One of the most important reasons that we go to church is to practice love. It is very easy to practice love sitting in your PJs alone in front of a television or computer screen. It is not so easy when we are faced with flesh and blood. It is the work of keeping ourselves in love and harmony with other believers that helps us remain humble before God.
Worship is an act of obedience to God. "And let us consider one another in order to stir up love and good works, not forsaking the assembling of ourselves together, as is the manner of some, but exhorting one another, and so much the more as you see the Day approaching. “For if we sin willfully after we have received the knowledge of the truth, there no longer remains a sacrifice for sins," (Heb. 10:24-26).
If I can paraphrase, the writer of the Hebrew epistle is telling us to not to stop coming together; and that if we abandon this practice, it can lead to willful sin (verse 26). We're supposed to be considerate of our brethren, and come together to help motivate and encourage one another. "Therefore, to him who knows to do good and does not do it, to him it is sin" (James 4:17).
It allows accountability to spiritual leadership. "Obey those who rule over you, and be submissive, for they watch out for your souls, as those who must give account. Let them do so with joy and not with grief, for that would be unprofitable for you" (Heb. 13:17).
If we are only involved in TV or internet ministry, whose authority do we submit to? The short answer is that we are submissive to and answer to no one other than our own selves. It is easy to see that one cannot genuinely be under submission to a TV / Internet pastor who has never met you. And it is also not possible to be under submission by visiting a different church each week. The Bible tells us to know them that are over us in the Lord (1 Thes. 5:12). The act of being submissive chafes against our usual thinking; it’s uncomfortable in a society where everyone is their own person, and we are all so busy being “all we can be.” Submission necessitates a commitment and relationship to a local body of believers and to their spiritual leaders.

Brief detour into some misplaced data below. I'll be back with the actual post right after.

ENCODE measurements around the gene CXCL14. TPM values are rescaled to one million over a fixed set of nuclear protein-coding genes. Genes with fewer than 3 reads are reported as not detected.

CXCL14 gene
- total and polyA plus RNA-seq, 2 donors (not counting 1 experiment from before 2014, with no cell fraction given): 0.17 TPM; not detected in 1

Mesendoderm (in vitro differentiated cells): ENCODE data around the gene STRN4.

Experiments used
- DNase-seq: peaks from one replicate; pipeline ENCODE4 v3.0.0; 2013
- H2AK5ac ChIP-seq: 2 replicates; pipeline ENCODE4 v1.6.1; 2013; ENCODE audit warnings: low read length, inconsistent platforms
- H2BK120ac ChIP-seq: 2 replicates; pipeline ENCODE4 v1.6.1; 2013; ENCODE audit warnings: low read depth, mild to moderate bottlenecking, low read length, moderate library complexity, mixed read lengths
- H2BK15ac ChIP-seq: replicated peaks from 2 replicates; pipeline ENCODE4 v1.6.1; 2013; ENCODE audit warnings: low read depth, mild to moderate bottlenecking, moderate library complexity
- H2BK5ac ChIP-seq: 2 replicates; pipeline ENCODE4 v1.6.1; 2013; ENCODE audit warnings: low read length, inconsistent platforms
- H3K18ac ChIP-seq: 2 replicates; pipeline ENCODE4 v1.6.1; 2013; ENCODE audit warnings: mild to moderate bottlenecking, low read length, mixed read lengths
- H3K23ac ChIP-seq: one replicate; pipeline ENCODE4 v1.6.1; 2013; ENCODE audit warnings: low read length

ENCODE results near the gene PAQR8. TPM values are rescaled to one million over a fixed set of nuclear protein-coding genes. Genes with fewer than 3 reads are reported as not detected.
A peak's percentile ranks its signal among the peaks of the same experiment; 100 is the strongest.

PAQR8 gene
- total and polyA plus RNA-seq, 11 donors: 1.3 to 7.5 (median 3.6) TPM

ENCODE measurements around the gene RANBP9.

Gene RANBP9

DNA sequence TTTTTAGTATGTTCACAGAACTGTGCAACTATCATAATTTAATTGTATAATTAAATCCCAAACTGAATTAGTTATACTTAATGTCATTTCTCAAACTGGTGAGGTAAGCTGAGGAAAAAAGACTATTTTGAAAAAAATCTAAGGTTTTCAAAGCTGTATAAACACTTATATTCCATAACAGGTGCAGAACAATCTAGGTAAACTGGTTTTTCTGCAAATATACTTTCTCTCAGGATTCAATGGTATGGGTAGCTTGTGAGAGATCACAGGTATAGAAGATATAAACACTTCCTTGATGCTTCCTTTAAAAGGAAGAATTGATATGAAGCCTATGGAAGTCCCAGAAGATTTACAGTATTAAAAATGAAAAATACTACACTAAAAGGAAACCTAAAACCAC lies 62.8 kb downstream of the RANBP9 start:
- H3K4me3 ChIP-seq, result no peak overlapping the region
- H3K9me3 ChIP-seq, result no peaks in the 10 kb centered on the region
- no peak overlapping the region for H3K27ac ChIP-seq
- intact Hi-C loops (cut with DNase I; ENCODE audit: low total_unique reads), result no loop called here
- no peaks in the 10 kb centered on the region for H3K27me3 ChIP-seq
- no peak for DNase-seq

It honors the Lord's Day. "Remember the Sabbath day, to keep it holy" (Ex. 20:8). The fourth commandment of the law that God gave Moses was to set aside the seventh day of the week, as a holy day to the Lord. We do not all celebrate the same Sabbath day of the week, and that’s okay. The point is that we should be setting aside a day that is at least partially devoted to the Lord, the Lord's Day; a day to fellowship in celebration of the resurrection, to worship, pray and study the Word together.
As adults, we are all feel we are perfect in isolation. There have been numerous studies on newborns that are born very, very small or with “failure to thrive” syndrome. What has been discovered is that in addition to the usual nutrients, human touch is what is required to help these survive.
While I can and do learn many new things over the internet, how and in what setting am I learning to apply them?
People may say that they have good friends and good fellowship via the internet. But I would have to ask, what happens when things aren’t going so well in our lives. Who reaches out to dry our tears, rest a hand on your shoulder, give us a hug, and sit with us in silence waiting for us to speak? Who shares our moments of joy, belly laughing at the ridiculousness of ourselves and others? Who gives us a high five when we feel we done a great job? Who brings out the best, and worst in us? Who cares for us?
Church, like the rest of life is made up of imperfect human beings. We ourselves are not perfect. Almost every interaction in life carries a lesson with it. Sometimes these are painful, most of the time they are not; but we should learn something from them all. Being with people and struggling together to make good and positive things happen is what sharpens us. It makes us better. It makes us useful. And, it hones our hearts and our emotions.